Hiking solo across a country whose language he cannot speak, sleeping on beaches and eating hardly at all, the narrator of "Extremadura (Until Night Falls)," one of Kevin Barry's lyrical short stories, has renounced the comforts of home, companionship and modernity. "Sometimes," he says, "I feel as if my engines are powered on nothing at all but the light of the pale stars that will emerge above us now."
The characters in "That Old Country Music," the Irish writer's third story collection, include a folk singer in his 10th decade, a courageous child in her first, some 30-something nomads and a couple of middle-aged creative types who roughly resemble the 51-year-old author. As in "Extremadura," each protagonist harbors a soul-deep ache, a yearning for things not quite attainable.
Best known for his outstanding comic novels about John Lennon ("Beatlebone") and an Irish ex-con looking for his estranged daughter ("Night Boat to Tangier"), Barry skillfully blends humor and pathos.
"Ox Mountain Death Song" — one of several stories set in western Ireland — centers on a humorous yet dramatic showdown. Sgt. Tom Brown's father "drank himself into the clay of the place," but his weakness is for sweets. An outwardly absurd figure — he patrols while downing "honey from a squeezable tub" — the sergeant's clashing impulses, revealed with expert subtlety, fuel his stunning confrontation with a charismatic felon.
Barry works in dual emotional registers throughout the book. "Saint Catherine of the Fields" is a wry portrait of a lovelorn musicologist who rediscovers a forgotten ballad about people "as deranged by matters of the heart and loins as I was now."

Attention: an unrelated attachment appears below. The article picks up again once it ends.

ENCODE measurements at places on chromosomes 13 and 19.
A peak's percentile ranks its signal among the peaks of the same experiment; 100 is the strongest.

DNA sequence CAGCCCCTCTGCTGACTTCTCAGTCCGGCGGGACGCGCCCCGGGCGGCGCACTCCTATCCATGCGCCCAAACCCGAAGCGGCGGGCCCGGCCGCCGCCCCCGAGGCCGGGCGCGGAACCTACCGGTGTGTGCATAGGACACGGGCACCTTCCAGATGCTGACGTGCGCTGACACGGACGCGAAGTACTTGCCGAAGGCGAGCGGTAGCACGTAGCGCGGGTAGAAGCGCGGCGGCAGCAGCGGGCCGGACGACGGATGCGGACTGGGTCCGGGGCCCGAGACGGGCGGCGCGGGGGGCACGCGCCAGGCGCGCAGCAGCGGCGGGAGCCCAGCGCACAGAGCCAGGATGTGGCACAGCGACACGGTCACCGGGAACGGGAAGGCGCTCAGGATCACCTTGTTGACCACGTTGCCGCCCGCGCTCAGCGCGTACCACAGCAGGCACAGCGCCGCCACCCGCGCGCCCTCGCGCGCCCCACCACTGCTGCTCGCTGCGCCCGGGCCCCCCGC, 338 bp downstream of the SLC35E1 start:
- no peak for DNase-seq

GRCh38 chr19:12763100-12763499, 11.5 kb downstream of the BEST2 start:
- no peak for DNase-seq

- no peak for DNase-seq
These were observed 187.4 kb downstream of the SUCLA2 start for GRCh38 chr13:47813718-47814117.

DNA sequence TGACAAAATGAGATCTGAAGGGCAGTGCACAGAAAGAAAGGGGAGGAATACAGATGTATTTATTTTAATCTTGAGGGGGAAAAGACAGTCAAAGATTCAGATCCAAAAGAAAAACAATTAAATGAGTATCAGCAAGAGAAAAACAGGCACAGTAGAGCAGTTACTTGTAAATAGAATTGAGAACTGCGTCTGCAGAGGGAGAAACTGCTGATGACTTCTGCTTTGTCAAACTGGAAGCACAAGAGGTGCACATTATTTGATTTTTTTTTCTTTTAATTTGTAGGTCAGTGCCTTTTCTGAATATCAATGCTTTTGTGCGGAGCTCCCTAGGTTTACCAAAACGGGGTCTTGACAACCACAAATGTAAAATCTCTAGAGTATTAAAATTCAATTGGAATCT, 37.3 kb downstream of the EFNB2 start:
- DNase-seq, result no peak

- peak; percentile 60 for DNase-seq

"Who's-Dead McCarthy" features a morbid busybody whose fondness for tales of bizarre death belies his existential wisdom: Most of us "turn our minds from that which is inevitable — Con McCarthy could not turn from it."
Barry's most moving story follows a 9-year-old refugee as she makes an unlikely friend and forges a new life in the Irish countryside. "Roma Kid" is full of elegant sentences that summon "the sound of the high wood by night in the wind" and the blooming of wild plants, which "was an itch on the air and caused giddiness in them both."
His final story, "Roethke in the Bughouse," is a fictionalized telling of a celebrated American poet's 1960 stay in an Irish psychiatric hospital. Penning "jivey notes" in a "spidery scrawl," Barry's Theodore Roethke is agitated, voluble, undaunted. "Shall I lead you through the caverns of this fat old skull then?" he asks. "Caverns full of black hissing water through which sometimes still I rise up to myself."
Burrowing into the poet's psyche, Barry vividly conjures his pain and pride. It's an aptly poetic coda to an inspired, evocative book.
Kevin Canfield is a writer in New York City.
That Old Country Music
By: Kevin Barry.
Publisher: Doubleday, 208 pages, $23.95.
Event: In conversation with C.J. Hauser, 6 p.m. Jan. 13, livestreamed on Magers & Quinn Facebook page and YouTube channel.